My journey as guardian to a loveliness of lady beetles started in preparation for a giving a Master Gardener talk on recognizing beneficial insects in the home garden. Five minutes before leaving home, I still needed a live lady beetle or two as little living props. Lady beetles are always hanging around the yarrow (achillea millefolium island pink). In short order I had two different species in a mason jar and as an added bonus collected a clutch of lady beetle eggs on a twig. For the uninitiated, lady beetle eggs are a translucent rich golden yellow, shaped like the smallest of chicken eggs, and glued standing on end in tightly packed clutches of 50 or more.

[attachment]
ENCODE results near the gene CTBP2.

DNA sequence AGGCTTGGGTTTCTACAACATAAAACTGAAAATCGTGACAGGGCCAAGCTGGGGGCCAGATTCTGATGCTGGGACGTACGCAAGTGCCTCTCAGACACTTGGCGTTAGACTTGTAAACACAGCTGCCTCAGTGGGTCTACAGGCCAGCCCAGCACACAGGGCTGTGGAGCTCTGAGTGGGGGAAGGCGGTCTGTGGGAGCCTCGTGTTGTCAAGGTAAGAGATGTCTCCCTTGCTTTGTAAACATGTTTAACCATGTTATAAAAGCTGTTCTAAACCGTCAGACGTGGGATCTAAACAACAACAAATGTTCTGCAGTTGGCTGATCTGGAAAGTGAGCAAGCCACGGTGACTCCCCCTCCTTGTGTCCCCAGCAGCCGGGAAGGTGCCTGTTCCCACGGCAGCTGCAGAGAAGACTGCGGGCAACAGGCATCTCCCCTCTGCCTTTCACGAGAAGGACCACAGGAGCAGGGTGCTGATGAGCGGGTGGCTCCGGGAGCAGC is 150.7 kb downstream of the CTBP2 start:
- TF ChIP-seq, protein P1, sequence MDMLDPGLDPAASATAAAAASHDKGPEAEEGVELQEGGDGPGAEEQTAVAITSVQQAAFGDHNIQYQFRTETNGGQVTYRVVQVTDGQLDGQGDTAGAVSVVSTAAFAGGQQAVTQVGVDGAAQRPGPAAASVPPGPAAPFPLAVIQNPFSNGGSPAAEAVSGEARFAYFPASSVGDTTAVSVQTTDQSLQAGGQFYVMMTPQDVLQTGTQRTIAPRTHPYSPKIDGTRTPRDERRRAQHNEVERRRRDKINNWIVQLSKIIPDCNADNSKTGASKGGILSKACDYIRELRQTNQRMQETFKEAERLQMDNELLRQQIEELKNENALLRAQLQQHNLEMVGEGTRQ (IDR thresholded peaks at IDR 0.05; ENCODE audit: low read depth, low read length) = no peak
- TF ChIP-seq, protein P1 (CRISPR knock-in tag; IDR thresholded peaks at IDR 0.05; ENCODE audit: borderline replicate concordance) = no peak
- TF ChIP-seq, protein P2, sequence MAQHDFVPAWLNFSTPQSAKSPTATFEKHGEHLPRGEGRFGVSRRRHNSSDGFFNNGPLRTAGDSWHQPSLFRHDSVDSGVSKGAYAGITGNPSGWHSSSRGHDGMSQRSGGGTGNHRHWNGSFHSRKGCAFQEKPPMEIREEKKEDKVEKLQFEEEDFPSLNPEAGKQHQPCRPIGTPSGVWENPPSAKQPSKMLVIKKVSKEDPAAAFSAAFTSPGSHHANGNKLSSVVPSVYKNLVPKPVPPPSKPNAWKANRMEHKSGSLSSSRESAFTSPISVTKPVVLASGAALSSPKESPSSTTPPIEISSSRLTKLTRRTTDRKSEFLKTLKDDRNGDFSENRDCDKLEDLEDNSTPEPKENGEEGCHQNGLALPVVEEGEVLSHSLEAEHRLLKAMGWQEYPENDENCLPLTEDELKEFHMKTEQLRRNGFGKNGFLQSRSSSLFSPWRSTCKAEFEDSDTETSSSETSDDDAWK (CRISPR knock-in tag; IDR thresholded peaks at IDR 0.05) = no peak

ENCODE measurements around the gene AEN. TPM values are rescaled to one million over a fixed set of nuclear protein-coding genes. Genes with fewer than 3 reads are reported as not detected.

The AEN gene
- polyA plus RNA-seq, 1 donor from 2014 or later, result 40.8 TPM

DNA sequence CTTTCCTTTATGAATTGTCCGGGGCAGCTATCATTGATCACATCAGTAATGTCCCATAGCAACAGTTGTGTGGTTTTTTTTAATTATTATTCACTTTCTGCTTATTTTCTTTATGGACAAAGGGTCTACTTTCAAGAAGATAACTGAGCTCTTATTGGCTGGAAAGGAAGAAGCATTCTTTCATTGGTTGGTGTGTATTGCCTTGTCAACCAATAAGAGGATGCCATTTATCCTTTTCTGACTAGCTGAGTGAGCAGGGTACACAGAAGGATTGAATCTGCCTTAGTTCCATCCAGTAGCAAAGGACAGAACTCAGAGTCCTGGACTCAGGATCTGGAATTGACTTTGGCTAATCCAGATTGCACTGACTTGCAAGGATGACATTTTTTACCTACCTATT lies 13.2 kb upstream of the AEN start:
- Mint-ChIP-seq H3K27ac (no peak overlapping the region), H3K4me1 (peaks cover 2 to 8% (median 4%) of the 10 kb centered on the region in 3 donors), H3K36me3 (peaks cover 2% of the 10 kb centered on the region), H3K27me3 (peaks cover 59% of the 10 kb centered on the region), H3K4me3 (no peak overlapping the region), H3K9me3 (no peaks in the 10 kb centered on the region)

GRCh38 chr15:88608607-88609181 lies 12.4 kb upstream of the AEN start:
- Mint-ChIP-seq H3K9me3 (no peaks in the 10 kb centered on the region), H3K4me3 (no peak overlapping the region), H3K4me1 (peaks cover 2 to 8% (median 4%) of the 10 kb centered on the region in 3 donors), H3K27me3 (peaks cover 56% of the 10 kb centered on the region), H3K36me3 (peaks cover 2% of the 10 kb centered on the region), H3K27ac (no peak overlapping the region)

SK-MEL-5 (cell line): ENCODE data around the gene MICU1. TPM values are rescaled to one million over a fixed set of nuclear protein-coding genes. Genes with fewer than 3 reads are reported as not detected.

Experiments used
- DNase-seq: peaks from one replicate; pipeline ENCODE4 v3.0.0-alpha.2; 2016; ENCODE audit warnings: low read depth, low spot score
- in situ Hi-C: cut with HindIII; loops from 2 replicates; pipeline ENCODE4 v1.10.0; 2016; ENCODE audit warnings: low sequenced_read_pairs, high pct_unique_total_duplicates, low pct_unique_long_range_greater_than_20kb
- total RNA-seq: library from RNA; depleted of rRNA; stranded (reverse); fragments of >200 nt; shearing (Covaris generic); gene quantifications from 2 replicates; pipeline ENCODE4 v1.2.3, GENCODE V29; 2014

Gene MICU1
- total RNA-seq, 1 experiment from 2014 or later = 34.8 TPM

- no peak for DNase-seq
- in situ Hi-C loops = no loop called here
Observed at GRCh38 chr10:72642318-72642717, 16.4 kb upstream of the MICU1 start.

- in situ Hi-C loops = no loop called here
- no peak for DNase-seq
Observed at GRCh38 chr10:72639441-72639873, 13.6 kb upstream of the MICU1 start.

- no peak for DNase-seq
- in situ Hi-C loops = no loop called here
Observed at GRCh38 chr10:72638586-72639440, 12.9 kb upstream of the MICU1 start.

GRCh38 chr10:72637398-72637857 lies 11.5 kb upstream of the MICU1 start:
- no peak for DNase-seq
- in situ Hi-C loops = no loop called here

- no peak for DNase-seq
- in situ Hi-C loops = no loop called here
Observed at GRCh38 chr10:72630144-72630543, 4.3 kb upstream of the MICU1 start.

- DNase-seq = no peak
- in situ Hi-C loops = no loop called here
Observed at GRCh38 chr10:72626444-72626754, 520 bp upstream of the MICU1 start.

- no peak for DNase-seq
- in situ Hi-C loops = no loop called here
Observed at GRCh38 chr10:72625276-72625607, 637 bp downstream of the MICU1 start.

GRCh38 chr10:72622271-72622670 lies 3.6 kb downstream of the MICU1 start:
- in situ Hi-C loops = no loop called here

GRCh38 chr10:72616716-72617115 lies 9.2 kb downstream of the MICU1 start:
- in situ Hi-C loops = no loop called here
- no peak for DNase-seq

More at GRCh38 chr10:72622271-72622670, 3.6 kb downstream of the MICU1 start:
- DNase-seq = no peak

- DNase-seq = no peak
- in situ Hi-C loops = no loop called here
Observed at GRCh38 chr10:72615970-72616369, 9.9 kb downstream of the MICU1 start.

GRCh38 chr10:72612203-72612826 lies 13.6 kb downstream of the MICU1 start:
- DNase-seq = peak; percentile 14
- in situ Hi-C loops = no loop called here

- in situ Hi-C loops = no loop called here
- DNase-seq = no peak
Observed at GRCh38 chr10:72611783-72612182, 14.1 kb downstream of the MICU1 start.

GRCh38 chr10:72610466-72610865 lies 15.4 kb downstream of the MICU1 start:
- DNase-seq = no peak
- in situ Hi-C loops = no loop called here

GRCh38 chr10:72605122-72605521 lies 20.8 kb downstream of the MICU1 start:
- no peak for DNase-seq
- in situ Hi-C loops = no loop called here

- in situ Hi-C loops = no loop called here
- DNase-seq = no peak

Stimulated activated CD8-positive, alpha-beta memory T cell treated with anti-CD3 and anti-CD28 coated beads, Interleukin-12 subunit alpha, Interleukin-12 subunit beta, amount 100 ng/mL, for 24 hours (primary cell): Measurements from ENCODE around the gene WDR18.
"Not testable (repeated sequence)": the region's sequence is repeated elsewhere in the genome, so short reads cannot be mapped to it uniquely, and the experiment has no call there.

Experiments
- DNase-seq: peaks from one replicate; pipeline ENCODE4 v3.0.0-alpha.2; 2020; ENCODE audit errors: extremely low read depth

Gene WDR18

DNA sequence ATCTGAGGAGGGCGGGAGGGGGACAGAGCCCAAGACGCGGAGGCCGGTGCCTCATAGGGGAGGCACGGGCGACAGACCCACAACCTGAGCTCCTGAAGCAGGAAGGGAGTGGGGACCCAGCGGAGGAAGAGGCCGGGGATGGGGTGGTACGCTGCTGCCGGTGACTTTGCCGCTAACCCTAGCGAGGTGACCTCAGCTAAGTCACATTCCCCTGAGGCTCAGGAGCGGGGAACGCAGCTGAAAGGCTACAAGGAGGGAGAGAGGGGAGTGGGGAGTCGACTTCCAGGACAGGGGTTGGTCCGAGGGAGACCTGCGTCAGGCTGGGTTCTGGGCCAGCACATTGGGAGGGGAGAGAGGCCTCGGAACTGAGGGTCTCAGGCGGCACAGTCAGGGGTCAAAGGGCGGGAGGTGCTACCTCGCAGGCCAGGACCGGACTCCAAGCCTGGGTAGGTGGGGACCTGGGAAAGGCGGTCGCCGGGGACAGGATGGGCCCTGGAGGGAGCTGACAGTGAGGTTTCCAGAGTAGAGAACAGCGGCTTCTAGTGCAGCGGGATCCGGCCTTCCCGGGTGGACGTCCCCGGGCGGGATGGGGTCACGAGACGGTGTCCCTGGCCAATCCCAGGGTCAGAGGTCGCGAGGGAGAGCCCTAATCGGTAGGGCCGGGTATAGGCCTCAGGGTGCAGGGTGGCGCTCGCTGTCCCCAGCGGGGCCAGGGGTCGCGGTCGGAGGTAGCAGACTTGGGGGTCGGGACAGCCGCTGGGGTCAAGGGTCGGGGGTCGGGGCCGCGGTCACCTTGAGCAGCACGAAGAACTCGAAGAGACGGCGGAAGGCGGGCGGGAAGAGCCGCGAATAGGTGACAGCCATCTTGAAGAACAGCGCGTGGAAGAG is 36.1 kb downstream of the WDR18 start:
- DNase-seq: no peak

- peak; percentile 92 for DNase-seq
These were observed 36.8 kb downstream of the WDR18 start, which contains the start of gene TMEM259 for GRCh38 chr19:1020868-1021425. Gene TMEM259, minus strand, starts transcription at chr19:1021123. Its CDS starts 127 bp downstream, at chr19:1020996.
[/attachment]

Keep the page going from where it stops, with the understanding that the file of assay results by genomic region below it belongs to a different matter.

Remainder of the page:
After the presentation I released the adults back into the wild, but decided to hold on to the eggs in order to get a good photo using the digital microscope at the office. A shallow mason jar covered with organza* and then a canning ring made a safe temporary home. Two days later when I pulled the jar out for the photos shoot, I was dismayed to find that the lovely eggs had changed color to a pale olive green. Had I killed them?
Under the microscope the truth was revealed: they were hatching!
*Why organza? It allows air flow, is very sheer, and is a much finer mesh than window screen. As a synthetic, it is easy to clean. Plus, I had some on hand in an appropriate shade of pale pink.
To be continued.